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Date of Award
Doctor of Philosophy (PhD)
ABSTRACT OF THE DISSERTATIONVirulence Genes and Iron Acquisition Pathways in Escherichia coli in Catheter-Associated Urinary Tract Infections by Zongsen Zou Doctor of Philosophy in Energy, Environmental and Chemical Engineering McKelvey School of Engineering Washington University in St. Louis, 2021 Professor Jeffrey P. Henderson, Chair
The field of urinary tract infections (UTI), as well as many other infectious diseases, is moving into a post-antibiotic era with increasing antimicrobial resistance and fewer antibiotic options, which leads to more treatment failures, and complicates the medical decision-making and health care. With the motivation, also an unequivocal public health imperative, to develop truly new drugs and therapies to prevent persistent and recurrent UTI, this dissertation investigates the virulence genes and biofilm formation that contribute to catheter-associated UTI (CAUTI), as well as the biochemical network including multiple enterobactin-homologous siderophores and derived products for mediating bacterial iron uptake, in the context of uropathogenic Escherichia coli (UPEC)
This dissertation spans the fields of engineering, microbiology, biochemistry and clinical medicine and employs diverse tools during the investigation, e.g., engineered continuous flow model for biofilm characterization, genomic approaches such as genetic modification, whole genome sequencing, and comparative genomic analysis, metabolomic approaches such as untargeted profiling and targeted quantitative analysis using mass spectrometry, plus the comparative metabolomic analysis, mathematical computations in R and Python programming, and a wide spectrum of molecular biology and analytical chemistry assays.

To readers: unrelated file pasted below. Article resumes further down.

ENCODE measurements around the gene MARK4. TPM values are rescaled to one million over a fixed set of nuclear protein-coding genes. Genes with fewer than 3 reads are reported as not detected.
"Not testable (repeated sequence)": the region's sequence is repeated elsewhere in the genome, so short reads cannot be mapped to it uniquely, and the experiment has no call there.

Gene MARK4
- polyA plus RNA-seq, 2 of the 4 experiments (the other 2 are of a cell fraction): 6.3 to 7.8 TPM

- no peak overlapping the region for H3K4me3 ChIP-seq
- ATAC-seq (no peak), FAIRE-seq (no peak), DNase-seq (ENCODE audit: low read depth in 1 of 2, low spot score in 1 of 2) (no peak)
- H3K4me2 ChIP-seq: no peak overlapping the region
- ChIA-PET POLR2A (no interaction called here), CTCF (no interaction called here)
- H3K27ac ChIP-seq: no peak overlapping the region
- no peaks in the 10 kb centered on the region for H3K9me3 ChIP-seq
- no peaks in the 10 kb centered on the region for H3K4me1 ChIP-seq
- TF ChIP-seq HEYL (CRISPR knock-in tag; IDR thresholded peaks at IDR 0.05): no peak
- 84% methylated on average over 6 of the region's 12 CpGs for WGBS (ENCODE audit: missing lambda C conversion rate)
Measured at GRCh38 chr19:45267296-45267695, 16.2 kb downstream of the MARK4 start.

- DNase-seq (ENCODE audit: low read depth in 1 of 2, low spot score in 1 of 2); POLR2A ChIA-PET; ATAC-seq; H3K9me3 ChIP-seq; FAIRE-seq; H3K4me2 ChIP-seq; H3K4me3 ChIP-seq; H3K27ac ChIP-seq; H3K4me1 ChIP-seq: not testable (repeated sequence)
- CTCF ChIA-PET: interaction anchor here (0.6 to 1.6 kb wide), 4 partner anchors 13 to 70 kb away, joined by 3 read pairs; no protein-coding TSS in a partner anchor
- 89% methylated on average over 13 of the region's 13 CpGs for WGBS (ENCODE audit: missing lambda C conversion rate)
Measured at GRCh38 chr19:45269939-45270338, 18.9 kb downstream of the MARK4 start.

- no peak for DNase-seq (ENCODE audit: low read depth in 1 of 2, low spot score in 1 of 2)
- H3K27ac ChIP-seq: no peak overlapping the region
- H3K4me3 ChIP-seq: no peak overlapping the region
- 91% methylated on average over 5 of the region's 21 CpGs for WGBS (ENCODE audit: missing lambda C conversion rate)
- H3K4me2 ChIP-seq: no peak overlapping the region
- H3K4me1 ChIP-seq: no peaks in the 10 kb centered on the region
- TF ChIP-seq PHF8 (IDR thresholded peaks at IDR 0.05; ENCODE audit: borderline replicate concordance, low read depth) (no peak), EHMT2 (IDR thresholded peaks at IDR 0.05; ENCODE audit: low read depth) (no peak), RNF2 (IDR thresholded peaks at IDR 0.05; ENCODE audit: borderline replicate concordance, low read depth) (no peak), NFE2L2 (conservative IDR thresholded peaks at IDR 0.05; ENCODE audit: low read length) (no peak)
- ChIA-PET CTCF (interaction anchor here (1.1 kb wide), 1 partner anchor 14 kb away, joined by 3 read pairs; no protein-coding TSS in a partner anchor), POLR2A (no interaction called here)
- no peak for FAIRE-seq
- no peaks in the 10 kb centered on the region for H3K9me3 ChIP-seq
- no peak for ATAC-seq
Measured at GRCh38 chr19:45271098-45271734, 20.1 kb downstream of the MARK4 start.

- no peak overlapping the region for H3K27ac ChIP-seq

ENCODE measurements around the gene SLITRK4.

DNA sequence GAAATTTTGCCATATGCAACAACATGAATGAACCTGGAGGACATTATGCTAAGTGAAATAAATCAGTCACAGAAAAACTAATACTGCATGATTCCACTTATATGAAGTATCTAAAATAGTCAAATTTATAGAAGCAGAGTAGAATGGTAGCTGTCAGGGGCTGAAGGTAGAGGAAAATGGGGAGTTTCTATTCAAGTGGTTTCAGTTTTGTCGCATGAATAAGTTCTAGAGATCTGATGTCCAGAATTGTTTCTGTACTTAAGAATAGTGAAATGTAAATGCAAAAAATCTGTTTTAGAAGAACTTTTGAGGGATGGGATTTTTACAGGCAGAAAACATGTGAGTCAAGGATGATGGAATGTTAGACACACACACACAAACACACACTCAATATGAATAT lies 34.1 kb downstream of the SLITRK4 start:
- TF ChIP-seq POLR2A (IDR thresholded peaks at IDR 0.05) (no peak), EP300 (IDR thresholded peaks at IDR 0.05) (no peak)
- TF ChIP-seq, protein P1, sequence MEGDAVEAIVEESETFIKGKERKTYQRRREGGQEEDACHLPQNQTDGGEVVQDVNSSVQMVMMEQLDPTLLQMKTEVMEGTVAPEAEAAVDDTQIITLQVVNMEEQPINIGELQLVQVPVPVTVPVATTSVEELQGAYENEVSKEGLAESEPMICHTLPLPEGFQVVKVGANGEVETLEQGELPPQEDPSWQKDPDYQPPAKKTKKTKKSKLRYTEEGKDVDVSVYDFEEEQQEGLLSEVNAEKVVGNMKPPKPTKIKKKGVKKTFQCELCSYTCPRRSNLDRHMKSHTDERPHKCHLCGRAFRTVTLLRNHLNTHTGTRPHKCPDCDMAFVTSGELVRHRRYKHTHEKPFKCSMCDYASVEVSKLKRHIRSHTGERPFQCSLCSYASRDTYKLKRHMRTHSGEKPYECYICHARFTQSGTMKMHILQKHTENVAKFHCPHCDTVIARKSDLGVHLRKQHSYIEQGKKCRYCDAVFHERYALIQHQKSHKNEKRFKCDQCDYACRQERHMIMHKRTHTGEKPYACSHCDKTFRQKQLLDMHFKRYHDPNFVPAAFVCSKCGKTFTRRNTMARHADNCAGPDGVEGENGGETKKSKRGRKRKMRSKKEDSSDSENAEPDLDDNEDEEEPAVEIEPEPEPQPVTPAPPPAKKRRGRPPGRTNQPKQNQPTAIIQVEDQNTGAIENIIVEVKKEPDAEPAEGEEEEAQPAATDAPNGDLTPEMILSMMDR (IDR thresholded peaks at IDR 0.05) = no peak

Urinary tract infections (UTI) are among the most common bacterial infections worldwide, and catheter-associated UTI (CAUTI) with patients carrying implanted catheters in the urinary tract are the most common UTI in hospitalized patients. Escherichia coli is the most common urinary isolate in CAUTI patients, among which the increasing antibiotic resistance and virulence may lead to severe clinical outcomes. To identify E. coli virulence genes contributing to the occurrence of symptomatic CAUTI, we collected 41 clinical isolates from three diagnostic cohorts, including catheter-associated urinary tract infection (CAUTI), catheter-associated asymptomatic bacteriuria (CAASB), and rectal colonization (RC). We next assembled and analyzed their whole genome sequences in computational comparison analysis for targeted virulence genes identification. A group of genes and gene clusters, including the aerobactin siderophore iron acquisition system (iucD), secreted autotransporter toxin (sat) , and iron-regulated adhesin (iha), as well as two flagella related islands (flg and fli), were associated with CAUTI pathogenesis , serving as the new candidate targets for antimicrobial drug development.
Curiously, biofilm formation on catheter surface has been identified with both cons and pros in chronically catheterized patients, by acting as a source of persistent infections but also preventing colonization by more virulent or more antibiotic resistant strains, an interaction termed “bacterial interference”. To refine and advance our knowledge about the CAUTI-biofilm’s role in CAUTI pathogenesis, we examined the catheter biofilm formation in a broader spectrum of clinical UPEC strains using an ex vivo continuous flow system, with the results demonstrating widespread capacity for catheter biofilm colonization among clinical E. coli strains. Comparative genomic analysis revealed that prominent among the biofilm-associated genes was the ferric citrate uptake (fec) system, which was expressed during biofilm gowth and independently associated with biofilm formation. Moreover, to explore the possible further application of bacterial interference therapy in future clinical trials, we next examined the efficacy of employing low-virulence CAASB biofilm pre-colonizing the catheter surface to prevent the infection by high-pathogenicity CAUTI strains in the continuous flow bacterial competition model. We found that biofilm formation by some CAASB isolates could inhibit catheter colonization by CAUTI strains, suggesting that elimination of competing CAASB strains with lower pathogenic potential in catheterized patients may paradoxically increase the CAUTI risks. This reminded us again of the utmost importance of antimicrobial stewardship and the need to develop alternative treatment approaches to UTIs.